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Elliotte Rusty Harold wrote:
>At 3:01 PM -0800 11/20/03, Dennis Sosnoski wrote:
>>I think these are all important concerns. I do find it a little
>>baffling that so many people recognize (1) as a valid concern and
>>willing endorse using gzip transformations of XML documents to
>>address it, while refusing to recognize (2) and (3) as valid
>>concerns or accept other types of transformations of XML documents.
>I think it comes down to a layering issue. gzip can be applied to the
>binary stream. To a large extent, this does not affect or change the
>XML format at all. It's simply a different binary encoding of text
>data, and the text data is what is real. gzip knows nothing about XML
>and doesn't need to. 2 and 3 have to understand the XML document as
>an XML document to operate. That's a horse of a very different color.
>Consider what happens when parsing: if I have a gzipped document I
>first decode it into genuine XML and pass that into an XML parser. If
>I have an ASN.1 or Sosnoski format document, I use a different parser
>to decode the data directly into different objects. I neither create
>XML nor use an XML parser.
Good point, but (at least in the case of the XBIS format) the
application still sees a standard SAX parser interface. It would even be
possible to generate text directly from the XBIS format and parse that
with your parser of choice, though doing so would obviously eliminate
the performance benefits.
My original intention with the XBIS format was to provide an efficient
way to move document model representations between application
components. It's much more performant than text for this purpose. It was
interesting to add support for a stream interface as well, so that the
sender can use an event stream (from parser or other source) as input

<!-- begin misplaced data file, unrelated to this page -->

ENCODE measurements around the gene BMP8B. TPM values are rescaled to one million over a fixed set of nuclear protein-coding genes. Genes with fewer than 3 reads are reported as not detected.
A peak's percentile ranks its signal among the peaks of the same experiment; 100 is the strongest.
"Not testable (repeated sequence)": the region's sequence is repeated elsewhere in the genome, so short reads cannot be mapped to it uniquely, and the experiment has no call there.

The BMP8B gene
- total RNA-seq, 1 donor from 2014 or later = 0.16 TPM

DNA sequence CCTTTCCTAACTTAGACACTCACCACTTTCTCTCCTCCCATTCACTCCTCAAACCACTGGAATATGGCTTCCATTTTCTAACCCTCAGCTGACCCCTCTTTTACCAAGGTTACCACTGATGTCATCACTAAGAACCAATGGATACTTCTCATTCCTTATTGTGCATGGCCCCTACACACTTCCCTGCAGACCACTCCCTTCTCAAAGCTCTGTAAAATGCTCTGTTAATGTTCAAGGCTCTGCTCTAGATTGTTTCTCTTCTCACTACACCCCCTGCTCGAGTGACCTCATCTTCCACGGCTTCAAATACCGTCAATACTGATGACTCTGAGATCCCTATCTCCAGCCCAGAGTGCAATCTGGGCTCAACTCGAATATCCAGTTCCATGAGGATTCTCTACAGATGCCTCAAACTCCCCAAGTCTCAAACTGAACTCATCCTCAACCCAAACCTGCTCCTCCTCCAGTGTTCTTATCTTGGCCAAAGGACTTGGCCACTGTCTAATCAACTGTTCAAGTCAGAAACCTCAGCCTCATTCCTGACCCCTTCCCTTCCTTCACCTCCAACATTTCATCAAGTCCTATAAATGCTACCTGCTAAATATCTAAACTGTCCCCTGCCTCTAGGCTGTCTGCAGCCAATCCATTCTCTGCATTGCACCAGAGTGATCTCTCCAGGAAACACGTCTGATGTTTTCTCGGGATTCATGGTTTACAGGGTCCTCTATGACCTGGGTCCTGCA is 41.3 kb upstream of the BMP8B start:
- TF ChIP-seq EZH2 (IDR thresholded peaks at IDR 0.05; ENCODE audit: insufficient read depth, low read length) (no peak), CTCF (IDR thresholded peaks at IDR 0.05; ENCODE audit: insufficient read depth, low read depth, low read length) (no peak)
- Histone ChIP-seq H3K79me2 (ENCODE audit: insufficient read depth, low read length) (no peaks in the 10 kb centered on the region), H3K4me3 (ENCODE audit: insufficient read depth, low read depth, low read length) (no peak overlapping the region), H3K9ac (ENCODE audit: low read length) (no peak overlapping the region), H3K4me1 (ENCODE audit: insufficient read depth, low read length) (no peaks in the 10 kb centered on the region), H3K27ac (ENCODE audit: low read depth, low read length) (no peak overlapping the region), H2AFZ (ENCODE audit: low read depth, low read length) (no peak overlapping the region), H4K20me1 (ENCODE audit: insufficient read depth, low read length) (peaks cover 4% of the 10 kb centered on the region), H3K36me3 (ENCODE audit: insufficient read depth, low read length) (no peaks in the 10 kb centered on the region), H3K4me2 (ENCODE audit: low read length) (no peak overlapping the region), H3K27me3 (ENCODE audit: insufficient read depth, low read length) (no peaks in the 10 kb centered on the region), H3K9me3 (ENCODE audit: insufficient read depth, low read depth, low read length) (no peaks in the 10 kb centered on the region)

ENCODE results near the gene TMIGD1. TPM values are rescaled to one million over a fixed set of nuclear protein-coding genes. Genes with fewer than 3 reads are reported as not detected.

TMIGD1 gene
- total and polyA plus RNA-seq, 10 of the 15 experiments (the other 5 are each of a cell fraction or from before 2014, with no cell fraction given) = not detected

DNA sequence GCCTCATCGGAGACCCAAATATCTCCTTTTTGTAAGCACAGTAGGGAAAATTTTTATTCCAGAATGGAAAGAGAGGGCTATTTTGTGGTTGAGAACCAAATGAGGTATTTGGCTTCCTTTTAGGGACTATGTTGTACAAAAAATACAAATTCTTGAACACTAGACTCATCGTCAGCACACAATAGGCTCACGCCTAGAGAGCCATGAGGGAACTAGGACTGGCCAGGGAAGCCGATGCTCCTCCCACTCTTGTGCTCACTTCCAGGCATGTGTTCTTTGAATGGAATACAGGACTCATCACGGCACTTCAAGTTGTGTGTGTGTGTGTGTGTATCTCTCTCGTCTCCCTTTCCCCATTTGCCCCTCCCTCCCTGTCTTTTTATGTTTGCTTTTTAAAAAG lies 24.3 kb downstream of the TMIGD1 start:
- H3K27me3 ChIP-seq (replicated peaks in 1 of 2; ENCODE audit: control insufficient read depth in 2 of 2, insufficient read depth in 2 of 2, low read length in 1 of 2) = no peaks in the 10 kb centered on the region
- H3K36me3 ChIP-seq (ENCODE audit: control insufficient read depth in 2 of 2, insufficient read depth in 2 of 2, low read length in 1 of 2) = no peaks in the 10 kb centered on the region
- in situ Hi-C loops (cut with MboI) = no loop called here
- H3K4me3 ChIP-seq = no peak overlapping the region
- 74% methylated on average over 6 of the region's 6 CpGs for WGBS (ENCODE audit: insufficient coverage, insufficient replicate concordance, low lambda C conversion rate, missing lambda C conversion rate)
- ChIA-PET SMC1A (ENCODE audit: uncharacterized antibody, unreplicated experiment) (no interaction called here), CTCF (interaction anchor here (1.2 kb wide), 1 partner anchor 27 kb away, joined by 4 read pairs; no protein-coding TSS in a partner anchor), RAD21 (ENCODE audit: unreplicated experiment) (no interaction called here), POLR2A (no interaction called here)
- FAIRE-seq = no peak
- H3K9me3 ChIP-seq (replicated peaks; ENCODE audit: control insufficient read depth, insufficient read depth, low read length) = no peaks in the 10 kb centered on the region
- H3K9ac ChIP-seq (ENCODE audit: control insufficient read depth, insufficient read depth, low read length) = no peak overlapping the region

and the receiver can get an event stream as output. That makes it a
general-purpose alternative to using text for communicating Infosets
between components. I think this is an important area of concern,
especially as the use of what might be called "embedded" XML grows.
When dealing with the outside world many applications want to use XML
for all the standard reasons. In reality, though, it's only the Infoset
that they care about. Once the data has been brought into the
application I'd argue that there's little or no benefit to using actual
XML text for moving the document Infoset between components. Consider
the case of a Session EJB returning an Infoset that's going to be used
by a JSP output page, for instance - I can see no plausible benefits
from using XML text for the transfer from the EJB to the JSP, and many
drawbacks (starting with the loss of typing that comes from the EJB
returning a String that's actually the text of an XML document).
Web services are a murkier area than my EJB to JSP example, but one
where I also see a use for either XBIS-like or ASN.1-style alternatives.
It'd be great if Web services could state that they accept text, gzip,
or XBIS-like and ASN.1-like formats and allow the client the choice of
how to communicate. That way the clients could use text for convenient
debugging, then switch to an alternative for better runtime performance.
The actual service code would use a single interface in all cases, with
the transport differences handled by the framework. Seems like an ideal
tradeoff to me.
Dennis M. Sosnoski
Enterprise Java, XML, and Web Services Support
Redmond, WA 425.885.7197